Daniel Howard reports on the 19th Forward in Faith National Assembly
This year’s National Assembly of Forward in Faith was the first I have attended. I certainly hope
it will not be my last. Every year I listen to the speakers as they inform our constituency about the latest developments, struggles and hopes for the immediate future. National Assemblies of years gone by had been about our struggle. This year was different.
At the heart of the assembly was a strong element of positivity, without succumbing to naivety. Throughout the course of the weekend constant updates were flowing from both Twitter and Facebook keeping the assembly up to the minute regarding developments from our friends who could sadly not be with us. The buzz word was, and continues to be over the course of these coming weeks and months: ‘#followingmotion’. (Twitter users will get this point!)
It was energizing to hear that our friends were, as the Bishop of Beverley constantly reminds us, “of good courage’ being a truly Incarnational presence within their local Diocese’ embodying our cause with, as Thomas à Kempis’ Imitation of Christ so aptly describes, ‘great grace and charity’.
This approach clearly paid off and the assembly rejoiced with applause as news of results from Blackburn, Wakefield and Winchester were duly announced from the stage. Following motions had been passed, some by a considerable margin.
This, however, is only part of the story. The main focus of our assembly was to come together and be blessed by one another as we continue in the service of the Gospel in the light of uncertain times. Those in attendance were reminded of the plight of many of the Fathers of the Oxford Movement who had suffered as a result of calling the Church of England back to its Catholic roots and heritage. In my eyes, the highlight of the agenda was to hear my friends talk passionately about the creation of a new movement in the spirit of our forebears. A thoroughly welcome call came from Clare Rabjohns as she challenged Forward in Faith as a whole to reconsider and have discussion surrounding the ministry of women within the Church – a powerful statement that was long overdue.
In his first address as Chairman, Bishop Jonathan Baker outlined our history once more, recognizing the failures of times gone by and presenting a strong case for our future life together.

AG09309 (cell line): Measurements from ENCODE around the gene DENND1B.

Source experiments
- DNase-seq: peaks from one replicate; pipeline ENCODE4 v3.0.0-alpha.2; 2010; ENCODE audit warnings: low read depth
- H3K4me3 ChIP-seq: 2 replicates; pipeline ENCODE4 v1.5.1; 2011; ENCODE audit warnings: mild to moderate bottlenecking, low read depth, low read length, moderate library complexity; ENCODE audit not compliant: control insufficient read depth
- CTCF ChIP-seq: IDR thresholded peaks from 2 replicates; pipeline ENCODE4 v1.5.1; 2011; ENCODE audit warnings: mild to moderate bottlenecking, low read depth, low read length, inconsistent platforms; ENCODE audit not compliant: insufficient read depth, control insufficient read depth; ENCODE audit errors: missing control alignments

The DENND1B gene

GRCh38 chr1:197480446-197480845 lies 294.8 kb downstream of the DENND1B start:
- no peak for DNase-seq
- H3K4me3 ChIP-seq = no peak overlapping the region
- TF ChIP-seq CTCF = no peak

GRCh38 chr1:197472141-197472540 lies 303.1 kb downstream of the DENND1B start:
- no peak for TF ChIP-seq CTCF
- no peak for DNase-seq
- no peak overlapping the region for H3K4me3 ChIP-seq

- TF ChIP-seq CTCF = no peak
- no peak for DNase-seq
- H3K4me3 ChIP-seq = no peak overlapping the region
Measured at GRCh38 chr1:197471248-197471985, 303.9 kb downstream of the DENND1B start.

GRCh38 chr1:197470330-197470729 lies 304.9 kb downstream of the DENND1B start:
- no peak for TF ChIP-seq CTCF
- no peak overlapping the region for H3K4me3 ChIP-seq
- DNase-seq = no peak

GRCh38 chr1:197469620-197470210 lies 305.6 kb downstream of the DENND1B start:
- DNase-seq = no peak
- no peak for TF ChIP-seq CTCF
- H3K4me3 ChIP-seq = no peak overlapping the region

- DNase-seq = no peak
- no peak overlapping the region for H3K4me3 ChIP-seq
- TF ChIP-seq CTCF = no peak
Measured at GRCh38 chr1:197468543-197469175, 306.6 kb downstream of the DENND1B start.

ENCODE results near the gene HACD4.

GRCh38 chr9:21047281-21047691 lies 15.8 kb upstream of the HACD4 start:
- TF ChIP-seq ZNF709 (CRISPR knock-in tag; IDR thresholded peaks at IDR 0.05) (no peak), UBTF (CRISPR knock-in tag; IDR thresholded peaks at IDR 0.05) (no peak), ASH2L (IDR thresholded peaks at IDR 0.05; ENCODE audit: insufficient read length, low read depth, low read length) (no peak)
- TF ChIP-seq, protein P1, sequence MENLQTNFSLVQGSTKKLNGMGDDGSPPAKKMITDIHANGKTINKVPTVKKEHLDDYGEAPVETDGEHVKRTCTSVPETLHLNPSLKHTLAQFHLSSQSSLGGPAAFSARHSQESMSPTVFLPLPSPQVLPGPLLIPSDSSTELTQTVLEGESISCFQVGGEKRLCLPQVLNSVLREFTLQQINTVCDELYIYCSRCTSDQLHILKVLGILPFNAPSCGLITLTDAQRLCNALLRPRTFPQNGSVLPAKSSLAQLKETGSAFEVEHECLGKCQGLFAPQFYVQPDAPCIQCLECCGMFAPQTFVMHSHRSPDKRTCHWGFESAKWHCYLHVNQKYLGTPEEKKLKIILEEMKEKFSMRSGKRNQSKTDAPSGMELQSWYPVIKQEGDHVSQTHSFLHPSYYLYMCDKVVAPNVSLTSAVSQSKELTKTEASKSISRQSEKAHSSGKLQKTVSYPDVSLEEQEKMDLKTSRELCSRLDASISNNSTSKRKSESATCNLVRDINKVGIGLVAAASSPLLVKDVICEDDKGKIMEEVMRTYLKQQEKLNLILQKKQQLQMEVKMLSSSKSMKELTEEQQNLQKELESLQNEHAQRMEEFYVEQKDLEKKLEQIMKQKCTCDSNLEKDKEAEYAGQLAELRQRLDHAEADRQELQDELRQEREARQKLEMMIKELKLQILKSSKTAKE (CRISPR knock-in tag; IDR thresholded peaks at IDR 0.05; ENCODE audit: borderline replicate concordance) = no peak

The Bishop recalled that this life is borne out in the unique ministry of traditional Catholics stating that the proposed legislation lacked the traditional inclusiveness of Anglican ecclesiology. Furthermore, our new Chairman noted that such a ministry is deeply valued by those who are in disagreement with us. It was particularly powerful to hear that area Bishops recognize that Churches under extended episcopal care are often the best at embodying the traditional values of Anglican parish ministry.
Bishop Jonathan’s passionate speech provoked due applause from those gathered and touched heavily upon the devotional address of the Bishop of Plymouth. At the heart of Bishop John’s address was the notion of ‘abiding’. As Catholic Anglicans it goes without saying that we find our fullest expression within the mystery of the celebration of the Eucharist. Indeed, our hopes and fears for the future were gathered at the altar in the packed Church of Christ the King, Gordon Square. Here the Mass was celebrated within the earthly Jerusalem, our visible and united Church, gathered around a united Episcopate.
Within our celebration we partook and were joined together with the invisible Church, as we celebrated our truly unique patrimony by raising the roof to ‘Joy to Thee, Queen! Within Thine Ancient Dowry’. This is our abiding: abiding and being transformed by the love of God in the Eucharist, abiding with the people of God by ministering in today’s world, and abiding with the whole Church to build up the Kingdom.
As a young Anglo-Catholic exploring a call to priesthood one is acutely aware of the issues the Church is facing. One is often aware of the desperation of the situation and ponders how this in turn relates to a possible priestly vocation within the Church of England; but, gathering together for worship, listening to one another, spending time with like-minded people and old friends, and perhaps more than anything, discussing a possibly tenable future was a joyous relief. And thus this assembly left me re-energized, passionately Anglican but unapologetically Catholic – ‘a certain call in uncertain times’. Let us pray that our Dioceses, General Synod and the House of Bishops will be gracious to us, enabling us to ‘get off the battlefield and into the mission field’. It is in this light that the assembly was charged to move ‘Forward in Faith’. ND